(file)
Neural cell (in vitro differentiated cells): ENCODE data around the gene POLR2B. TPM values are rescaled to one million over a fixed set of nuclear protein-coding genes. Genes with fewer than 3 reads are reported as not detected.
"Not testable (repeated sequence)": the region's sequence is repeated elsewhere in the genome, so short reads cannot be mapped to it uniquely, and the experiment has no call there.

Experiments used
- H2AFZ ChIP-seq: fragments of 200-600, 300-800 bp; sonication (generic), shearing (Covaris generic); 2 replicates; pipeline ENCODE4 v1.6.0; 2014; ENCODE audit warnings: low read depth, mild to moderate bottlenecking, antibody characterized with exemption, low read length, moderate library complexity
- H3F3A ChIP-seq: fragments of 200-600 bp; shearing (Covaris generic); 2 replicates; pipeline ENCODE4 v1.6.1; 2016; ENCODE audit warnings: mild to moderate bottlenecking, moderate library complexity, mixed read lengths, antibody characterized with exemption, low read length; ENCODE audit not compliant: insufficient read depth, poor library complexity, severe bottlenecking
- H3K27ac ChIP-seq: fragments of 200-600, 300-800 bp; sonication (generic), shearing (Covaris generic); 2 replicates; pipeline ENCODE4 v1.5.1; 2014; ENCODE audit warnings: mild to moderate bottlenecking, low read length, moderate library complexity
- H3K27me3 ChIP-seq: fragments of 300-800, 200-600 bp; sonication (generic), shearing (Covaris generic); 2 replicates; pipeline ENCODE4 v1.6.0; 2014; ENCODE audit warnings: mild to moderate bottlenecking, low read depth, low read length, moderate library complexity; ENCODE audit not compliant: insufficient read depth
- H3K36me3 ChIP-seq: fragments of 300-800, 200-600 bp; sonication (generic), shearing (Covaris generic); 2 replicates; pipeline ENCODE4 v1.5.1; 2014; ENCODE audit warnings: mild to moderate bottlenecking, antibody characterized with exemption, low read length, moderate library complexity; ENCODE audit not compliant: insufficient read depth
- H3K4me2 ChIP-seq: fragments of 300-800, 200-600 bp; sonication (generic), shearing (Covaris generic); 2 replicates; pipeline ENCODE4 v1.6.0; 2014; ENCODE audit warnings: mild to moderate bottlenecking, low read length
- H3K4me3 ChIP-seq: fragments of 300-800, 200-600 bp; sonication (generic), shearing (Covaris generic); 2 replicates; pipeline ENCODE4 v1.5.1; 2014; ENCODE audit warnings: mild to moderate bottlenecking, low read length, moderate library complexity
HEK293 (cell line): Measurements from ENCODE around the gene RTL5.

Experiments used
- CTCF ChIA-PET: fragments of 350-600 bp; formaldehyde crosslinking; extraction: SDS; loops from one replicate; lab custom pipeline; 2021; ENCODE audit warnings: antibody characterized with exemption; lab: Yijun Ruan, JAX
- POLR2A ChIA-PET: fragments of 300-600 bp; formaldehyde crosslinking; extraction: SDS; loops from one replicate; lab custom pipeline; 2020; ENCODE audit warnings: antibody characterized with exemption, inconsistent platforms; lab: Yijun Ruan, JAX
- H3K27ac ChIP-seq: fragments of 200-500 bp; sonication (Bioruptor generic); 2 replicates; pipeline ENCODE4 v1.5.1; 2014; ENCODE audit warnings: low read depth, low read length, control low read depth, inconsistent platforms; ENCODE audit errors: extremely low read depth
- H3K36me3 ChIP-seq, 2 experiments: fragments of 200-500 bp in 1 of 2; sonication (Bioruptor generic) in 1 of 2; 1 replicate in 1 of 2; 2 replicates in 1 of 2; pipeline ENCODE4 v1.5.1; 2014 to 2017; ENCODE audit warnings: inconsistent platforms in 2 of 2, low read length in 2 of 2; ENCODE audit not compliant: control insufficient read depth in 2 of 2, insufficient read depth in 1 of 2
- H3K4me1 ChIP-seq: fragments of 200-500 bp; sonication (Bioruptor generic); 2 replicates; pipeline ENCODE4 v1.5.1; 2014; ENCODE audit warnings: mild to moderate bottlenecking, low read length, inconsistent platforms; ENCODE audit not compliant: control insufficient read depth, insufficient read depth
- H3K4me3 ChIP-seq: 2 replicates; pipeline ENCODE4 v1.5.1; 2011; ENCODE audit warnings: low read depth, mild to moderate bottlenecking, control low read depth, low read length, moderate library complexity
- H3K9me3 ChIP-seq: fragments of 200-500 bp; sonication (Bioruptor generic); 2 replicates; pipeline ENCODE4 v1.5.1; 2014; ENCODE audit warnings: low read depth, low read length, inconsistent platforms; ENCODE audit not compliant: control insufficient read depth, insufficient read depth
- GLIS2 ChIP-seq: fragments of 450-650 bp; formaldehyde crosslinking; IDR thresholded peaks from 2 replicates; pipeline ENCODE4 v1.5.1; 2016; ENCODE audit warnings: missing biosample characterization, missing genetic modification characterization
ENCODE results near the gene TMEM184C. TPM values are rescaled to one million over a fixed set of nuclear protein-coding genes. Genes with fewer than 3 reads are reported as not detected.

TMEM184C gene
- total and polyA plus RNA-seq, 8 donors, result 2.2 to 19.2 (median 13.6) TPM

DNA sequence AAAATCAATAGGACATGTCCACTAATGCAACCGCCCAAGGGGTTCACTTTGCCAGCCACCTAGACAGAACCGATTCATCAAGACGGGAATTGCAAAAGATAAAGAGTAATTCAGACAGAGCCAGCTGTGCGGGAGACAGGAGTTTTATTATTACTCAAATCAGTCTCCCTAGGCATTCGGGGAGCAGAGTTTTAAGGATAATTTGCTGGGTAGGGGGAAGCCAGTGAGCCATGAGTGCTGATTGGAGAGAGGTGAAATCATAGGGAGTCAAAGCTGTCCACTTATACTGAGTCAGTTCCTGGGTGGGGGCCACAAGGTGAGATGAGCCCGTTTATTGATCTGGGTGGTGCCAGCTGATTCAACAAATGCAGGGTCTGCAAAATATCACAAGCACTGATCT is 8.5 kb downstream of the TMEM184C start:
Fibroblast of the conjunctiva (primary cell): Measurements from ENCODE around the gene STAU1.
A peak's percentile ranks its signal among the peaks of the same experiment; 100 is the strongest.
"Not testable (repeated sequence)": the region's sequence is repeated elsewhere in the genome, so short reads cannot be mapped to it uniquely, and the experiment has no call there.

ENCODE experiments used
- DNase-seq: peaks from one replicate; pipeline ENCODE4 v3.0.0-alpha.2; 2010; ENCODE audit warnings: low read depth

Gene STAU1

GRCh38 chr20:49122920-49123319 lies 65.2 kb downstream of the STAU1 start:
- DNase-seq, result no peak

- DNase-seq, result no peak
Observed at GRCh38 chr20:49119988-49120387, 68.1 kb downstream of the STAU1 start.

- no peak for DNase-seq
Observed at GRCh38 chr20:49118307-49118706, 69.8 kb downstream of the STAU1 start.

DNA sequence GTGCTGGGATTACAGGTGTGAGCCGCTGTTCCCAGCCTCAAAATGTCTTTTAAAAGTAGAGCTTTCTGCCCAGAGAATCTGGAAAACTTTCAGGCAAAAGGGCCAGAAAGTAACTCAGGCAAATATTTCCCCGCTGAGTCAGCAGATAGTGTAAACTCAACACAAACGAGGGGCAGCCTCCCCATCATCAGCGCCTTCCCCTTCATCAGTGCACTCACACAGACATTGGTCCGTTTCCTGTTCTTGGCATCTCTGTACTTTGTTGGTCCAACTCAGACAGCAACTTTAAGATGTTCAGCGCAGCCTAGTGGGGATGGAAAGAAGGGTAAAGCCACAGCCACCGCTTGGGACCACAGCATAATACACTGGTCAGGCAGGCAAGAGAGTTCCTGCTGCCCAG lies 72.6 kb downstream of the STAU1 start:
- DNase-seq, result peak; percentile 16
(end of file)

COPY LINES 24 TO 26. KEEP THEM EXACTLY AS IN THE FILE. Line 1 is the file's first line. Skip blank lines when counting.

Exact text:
DNA sequence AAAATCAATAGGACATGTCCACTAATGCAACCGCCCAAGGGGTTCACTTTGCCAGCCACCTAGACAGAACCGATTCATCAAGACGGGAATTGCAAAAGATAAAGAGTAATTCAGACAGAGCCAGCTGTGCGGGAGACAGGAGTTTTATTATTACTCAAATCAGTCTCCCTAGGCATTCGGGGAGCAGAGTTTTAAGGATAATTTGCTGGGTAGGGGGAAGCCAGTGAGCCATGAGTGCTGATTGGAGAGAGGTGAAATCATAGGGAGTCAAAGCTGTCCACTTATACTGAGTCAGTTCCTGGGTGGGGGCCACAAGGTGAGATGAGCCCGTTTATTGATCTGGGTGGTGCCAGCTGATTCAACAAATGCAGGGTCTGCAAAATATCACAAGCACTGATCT is 8.5 kb downstream of the TMEM184C start:
Fibroblast of the conjunctiva (primary cell): Measurements from ENCODE around the gene STAU1.
A peak's percentile ranks its signal among the peaks of the same experiment; 100 is the strongest.